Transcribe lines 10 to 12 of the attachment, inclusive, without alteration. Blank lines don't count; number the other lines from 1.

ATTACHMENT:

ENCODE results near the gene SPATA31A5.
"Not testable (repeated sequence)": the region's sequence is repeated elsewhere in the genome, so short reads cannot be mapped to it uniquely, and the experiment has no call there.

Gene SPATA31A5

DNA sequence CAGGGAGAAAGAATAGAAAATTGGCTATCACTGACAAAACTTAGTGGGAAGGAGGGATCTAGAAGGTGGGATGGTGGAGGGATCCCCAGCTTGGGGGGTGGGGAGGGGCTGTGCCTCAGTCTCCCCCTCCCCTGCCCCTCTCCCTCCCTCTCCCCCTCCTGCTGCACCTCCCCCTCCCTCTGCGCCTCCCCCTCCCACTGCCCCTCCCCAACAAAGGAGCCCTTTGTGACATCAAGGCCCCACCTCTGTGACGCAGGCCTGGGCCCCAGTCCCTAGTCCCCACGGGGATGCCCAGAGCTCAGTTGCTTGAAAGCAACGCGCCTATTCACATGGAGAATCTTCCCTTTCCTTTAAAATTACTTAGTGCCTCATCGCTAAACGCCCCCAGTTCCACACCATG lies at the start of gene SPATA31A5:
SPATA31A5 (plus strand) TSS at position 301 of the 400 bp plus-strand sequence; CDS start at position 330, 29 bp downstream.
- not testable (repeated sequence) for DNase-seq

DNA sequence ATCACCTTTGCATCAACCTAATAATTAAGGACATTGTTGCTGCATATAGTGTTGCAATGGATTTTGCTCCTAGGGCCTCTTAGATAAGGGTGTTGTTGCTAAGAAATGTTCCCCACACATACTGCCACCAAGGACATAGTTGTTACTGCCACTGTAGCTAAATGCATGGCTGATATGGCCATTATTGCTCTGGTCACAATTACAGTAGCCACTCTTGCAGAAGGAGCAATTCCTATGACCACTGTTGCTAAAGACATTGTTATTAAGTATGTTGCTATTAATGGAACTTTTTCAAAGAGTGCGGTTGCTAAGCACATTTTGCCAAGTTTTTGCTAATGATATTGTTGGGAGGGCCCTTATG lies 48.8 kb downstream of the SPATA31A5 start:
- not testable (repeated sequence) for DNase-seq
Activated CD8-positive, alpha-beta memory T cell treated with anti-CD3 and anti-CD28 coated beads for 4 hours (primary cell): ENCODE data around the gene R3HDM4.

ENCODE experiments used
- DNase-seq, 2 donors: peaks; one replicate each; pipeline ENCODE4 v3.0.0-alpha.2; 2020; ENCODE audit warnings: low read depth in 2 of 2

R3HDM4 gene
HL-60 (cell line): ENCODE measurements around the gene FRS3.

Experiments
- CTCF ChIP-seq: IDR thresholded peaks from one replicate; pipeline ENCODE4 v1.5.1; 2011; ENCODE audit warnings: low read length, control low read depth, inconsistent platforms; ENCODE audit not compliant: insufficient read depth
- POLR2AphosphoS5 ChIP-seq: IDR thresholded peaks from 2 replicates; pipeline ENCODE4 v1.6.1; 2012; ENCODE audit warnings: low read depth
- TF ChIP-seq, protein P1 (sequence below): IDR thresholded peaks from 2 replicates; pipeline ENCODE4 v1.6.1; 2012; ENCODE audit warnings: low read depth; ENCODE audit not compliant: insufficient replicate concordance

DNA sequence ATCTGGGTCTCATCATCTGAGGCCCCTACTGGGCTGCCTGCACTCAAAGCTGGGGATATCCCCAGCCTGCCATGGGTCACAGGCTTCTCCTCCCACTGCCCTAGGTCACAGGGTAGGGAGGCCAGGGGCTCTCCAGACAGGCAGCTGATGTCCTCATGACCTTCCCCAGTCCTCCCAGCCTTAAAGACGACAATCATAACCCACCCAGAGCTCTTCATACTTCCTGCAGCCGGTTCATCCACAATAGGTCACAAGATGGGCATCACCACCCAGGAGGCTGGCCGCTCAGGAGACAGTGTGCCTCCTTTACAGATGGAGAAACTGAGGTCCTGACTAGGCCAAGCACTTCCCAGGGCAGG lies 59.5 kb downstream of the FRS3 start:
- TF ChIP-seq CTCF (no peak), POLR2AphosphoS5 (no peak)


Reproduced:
ENCODE experiments used
- DNase-seq, 2 donors: peaks; one replicate each; pipeline ENCODE4 v3.0.0-alpha.2; 2020; ENCODE audit warnings: low read depth in 2 of 2

R3HDM4 gene